On the website of the European edition of the journal "Politico" an article appeared by the director of the Berlin Institute for Global Public Policy, Thorsten Benner ("Thorsten Benner"). The expert believes that just as the American President Nixon in 1971 decided to stop the work of the Bretton Woods monetary system, the German Chancellor Angela Merkel today can make a decision on a global scale.
Paul Collier, a professor of economics at Oxford University, is very clear: “Angela Merkel is responsible for the refugee crisis. Who else? ”
It would be easy to argue with Mr. Collier, the author of the article notes, if he had not been a member of the “growing choir of voices”, who sees the German refugee policy as a kind of “morality”: Frau Merkel in this play is simply trying to “redeem” historical the sins of Germany. "
The late Lord Weidenfeld did not speak in vain at one time about the German public, “naively hosting refugees” - as if the Germans had found “a way to atone for the sins of their grandfathers”.
Hungarian Prime Minister Viktor Orban said something else: he accused Merkel of “moral imperialism”.
Merkel’s proponents also tend to qualify her policy toward refugees from a moral point of view. Ruth Klüger recently expressed her admiration for Merkel, who has an open door policy for Syrian refugees. Kluger even called the position of the chancellor "heroic."
Be that as it may, the moral does not at all reflect what the German Chancellor really motivates and will determine its decisions in the very next few months, the expert believes.
Refugee policy is a real problem for Europe. And Merkel understands this. Much earlier than other politicians, she argued that the issue of migration creates a much more serious problem than the debt crisis in the eurozone. She realized that the EU was “terribly unprepared” for a massive influx of migrants. And Merkel had no illusions about the fact that the German electorate is much more “virtuous” than the citizens of its European neighbors.
The situation got out of control last summer, and it became clear that Merkel had correctly warned about the danger that Europe and, in particular, Germany had faced: after all, this country had received the largest number of refugees. The center of the continent began to resemble a place of humanitarian disaster. Increased tensions in the Balkans. Finally, the Schengen zone was under the threat of an “explosion”.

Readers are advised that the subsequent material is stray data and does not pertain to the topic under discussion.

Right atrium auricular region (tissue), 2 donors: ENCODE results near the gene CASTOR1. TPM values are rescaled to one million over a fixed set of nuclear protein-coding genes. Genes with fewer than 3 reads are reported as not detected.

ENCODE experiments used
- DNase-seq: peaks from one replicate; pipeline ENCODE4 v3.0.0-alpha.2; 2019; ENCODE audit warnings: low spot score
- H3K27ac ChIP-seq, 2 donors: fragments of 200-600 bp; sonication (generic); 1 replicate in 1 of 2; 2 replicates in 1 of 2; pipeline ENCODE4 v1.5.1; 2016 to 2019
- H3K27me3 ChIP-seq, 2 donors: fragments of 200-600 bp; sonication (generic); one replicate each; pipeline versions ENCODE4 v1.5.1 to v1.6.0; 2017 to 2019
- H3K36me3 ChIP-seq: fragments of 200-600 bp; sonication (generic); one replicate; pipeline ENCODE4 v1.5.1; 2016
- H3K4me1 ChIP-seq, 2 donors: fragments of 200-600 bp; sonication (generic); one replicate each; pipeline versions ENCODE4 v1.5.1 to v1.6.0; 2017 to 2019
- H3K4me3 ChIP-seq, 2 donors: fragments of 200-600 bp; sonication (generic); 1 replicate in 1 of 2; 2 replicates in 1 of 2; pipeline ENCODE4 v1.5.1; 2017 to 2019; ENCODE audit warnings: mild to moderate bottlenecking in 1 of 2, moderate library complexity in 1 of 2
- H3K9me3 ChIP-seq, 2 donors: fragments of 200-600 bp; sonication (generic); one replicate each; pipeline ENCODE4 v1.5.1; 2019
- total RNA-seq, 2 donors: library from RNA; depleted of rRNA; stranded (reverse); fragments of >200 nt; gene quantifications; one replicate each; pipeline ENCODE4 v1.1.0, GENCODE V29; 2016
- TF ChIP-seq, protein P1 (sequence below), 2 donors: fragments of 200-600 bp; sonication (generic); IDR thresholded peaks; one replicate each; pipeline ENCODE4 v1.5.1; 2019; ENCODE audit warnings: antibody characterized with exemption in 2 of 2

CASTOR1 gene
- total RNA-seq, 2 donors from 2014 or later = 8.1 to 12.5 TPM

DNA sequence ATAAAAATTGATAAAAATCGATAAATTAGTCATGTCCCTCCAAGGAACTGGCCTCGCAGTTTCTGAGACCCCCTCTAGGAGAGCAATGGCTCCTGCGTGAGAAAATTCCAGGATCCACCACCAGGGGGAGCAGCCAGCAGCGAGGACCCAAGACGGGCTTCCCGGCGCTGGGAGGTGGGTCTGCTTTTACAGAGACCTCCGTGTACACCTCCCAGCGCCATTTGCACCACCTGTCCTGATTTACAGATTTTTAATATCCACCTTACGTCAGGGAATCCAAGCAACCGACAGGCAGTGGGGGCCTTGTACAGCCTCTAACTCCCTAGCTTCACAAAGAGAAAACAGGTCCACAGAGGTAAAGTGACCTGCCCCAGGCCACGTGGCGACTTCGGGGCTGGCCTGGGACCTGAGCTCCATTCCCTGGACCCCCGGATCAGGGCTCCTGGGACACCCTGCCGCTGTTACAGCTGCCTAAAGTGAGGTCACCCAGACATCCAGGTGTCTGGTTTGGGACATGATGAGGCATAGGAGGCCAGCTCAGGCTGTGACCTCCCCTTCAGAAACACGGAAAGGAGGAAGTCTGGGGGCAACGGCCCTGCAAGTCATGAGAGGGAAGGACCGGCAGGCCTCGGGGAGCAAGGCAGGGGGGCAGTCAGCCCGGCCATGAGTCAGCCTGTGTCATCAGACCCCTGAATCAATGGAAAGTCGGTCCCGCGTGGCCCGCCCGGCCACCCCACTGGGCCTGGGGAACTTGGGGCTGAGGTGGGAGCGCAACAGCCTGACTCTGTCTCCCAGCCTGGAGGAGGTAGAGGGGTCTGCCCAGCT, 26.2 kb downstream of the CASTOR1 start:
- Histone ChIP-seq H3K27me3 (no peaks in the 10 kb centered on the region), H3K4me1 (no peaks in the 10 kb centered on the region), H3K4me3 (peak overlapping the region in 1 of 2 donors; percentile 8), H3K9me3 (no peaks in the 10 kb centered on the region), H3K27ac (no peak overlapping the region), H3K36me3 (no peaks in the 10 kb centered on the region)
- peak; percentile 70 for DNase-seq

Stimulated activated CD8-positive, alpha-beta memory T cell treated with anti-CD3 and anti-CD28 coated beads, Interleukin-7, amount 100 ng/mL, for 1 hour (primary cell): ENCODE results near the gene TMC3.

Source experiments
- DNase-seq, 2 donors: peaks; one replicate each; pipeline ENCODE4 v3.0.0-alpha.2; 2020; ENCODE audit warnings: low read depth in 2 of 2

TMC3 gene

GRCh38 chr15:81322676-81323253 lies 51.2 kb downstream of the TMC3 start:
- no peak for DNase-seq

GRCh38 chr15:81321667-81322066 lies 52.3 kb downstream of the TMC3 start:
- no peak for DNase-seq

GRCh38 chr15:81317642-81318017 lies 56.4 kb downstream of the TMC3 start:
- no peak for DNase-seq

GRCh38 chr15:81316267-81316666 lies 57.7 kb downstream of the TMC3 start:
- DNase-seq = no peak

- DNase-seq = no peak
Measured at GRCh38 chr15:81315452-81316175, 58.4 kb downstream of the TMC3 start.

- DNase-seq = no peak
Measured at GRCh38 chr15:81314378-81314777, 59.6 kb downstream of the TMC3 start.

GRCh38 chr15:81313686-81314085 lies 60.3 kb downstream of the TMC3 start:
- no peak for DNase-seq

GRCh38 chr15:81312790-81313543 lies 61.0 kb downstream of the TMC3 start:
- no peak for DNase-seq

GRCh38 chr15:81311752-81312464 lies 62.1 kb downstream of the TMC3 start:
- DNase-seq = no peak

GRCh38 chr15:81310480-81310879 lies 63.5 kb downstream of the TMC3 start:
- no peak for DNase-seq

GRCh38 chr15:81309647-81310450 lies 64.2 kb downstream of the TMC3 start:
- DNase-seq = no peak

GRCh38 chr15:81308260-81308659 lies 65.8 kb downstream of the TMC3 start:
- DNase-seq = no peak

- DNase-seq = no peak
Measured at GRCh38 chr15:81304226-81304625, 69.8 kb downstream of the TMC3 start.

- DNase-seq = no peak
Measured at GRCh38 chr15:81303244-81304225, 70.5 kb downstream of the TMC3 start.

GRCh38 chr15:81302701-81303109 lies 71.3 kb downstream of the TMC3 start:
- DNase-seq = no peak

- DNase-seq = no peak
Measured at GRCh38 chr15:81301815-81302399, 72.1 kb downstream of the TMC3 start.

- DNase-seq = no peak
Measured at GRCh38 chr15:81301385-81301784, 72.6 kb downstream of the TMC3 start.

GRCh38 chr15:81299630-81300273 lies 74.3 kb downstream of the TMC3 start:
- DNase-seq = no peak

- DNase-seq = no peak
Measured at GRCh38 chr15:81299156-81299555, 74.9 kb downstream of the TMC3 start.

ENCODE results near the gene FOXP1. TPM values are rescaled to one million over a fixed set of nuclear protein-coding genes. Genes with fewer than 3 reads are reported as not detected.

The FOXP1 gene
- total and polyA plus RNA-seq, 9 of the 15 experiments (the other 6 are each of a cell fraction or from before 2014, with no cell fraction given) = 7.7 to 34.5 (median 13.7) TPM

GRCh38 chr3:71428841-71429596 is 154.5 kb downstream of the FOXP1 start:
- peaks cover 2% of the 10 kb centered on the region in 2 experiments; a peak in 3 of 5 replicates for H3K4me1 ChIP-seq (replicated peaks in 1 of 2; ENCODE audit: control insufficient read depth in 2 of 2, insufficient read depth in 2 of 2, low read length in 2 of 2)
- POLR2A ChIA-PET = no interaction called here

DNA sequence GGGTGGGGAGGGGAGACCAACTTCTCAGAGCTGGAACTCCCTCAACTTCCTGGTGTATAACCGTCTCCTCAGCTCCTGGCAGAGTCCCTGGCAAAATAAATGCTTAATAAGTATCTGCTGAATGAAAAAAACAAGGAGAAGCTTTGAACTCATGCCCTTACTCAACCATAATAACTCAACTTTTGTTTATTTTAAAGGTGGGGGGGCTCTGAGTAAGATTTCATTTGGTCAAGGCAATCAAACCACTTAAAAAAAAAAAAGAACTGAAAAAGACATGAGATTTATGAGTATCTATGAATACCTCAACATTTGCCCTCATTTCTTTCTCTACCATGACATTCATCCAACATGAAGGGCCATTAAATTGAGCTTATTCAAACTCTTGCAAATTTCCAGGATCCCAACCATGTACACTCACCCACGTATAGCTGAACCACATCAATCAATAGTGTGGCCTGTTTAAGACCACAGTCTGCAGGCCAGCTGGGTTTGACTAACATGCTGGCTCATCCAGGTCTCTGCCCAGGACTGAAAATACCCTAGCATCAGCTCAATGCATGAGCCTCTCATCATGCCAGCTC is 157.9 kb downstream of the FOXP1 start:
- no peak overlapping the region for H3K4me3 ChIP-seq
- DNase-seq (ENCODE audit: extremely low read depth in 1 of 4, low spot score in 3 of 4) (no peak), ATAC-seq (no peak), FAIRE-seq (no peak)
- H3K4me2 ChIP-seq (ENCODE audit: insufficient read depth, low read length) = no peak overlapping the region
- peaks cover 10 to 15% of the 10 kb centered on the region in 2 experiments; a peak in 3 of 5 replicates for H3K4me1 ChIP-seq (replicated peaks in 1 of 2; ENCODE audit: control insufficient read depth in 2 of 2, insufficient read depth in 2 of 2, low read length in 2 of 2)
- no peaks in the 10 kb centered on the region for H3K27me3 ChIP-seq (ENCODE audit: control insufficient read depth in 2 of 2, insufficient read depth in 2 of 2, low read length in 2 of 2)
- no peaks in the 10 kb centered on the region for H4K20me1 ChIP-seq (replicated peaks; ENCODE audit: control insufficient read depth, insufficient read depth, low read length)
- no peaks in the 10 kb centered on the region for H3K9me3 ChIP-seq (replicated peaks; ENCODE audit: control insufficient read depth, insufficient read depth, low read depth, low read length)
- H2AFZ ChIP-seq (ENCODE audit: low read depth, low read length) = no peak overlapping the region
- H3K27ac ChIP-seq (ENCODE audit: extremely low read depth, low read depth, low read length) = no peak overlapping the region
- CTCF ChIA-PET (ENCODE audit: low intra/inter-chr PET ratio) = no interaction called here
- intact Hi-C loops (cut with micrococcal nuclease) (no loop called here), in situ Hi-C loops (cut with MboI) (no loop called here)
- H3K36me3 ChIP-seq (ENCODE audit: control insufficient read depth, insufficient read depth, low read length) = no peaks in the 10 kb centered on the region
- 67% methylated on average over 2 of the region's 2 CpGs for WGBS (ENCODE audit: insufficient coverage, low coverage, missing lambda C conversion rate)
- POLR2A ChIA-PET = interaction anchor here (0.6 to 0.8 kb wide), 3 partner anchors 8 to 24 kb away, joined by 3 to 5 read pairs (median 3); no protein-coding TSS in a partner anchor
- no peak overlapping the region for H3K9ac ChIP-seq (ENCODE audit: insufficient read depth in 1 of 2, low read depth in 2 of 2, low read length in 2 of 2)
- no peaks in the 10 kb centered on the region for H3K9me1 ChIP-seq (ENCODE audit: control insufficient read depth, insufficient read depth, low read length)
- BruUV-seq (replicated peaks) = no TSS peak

Merkel came to the conclusion that Germany was generally the only EU country that was able to provide emergency assistance to migrants. Here you have a strong economy, favorable conditions in the media, and the lack of well-organized right-wing movements.
Germany’s readiness to act as a temporary refuge for refugees reflects Merkel’s desire to prevent a humanitarian catastrophe in the center of the EU and gain time for a multilateral solution to the crisis in the center of Europe.
It was always clear that such a political move would cost a lot. Yet Merkel was ready to "bear the political costs." True, temporarily. Acting in this way, she carried out not sentimental, but real politics (realpolitik), the author points out.
Merkel now advocates the establishment of so-called “hot spots” in the EU’s border states, denying refugees the right to choose their country of asylum in Europe. She supports the expansion of the list of “safe countries of origin” and is ready to make deals with Recep Tayyip Erdogan in Turkey. At the same time, she tried to put pressure on other European countries prone to the “fair distribution” of refugees in Europe. But many EU countries appear to be “enjoying” the fact that Germany is fighting the refugee problem. The latter have already begun to be considered a German, not a European, problem.
That is why for Angela Merkel the political issue price is growing rapidly. And right then the right forces: the votes of the populist movement “Alternative for Germany” are rushing from the far right flank - the rating of this party jumped to 10% in the country. Most likely, people from this party will fall into three regional parliaments (elections will be held in March).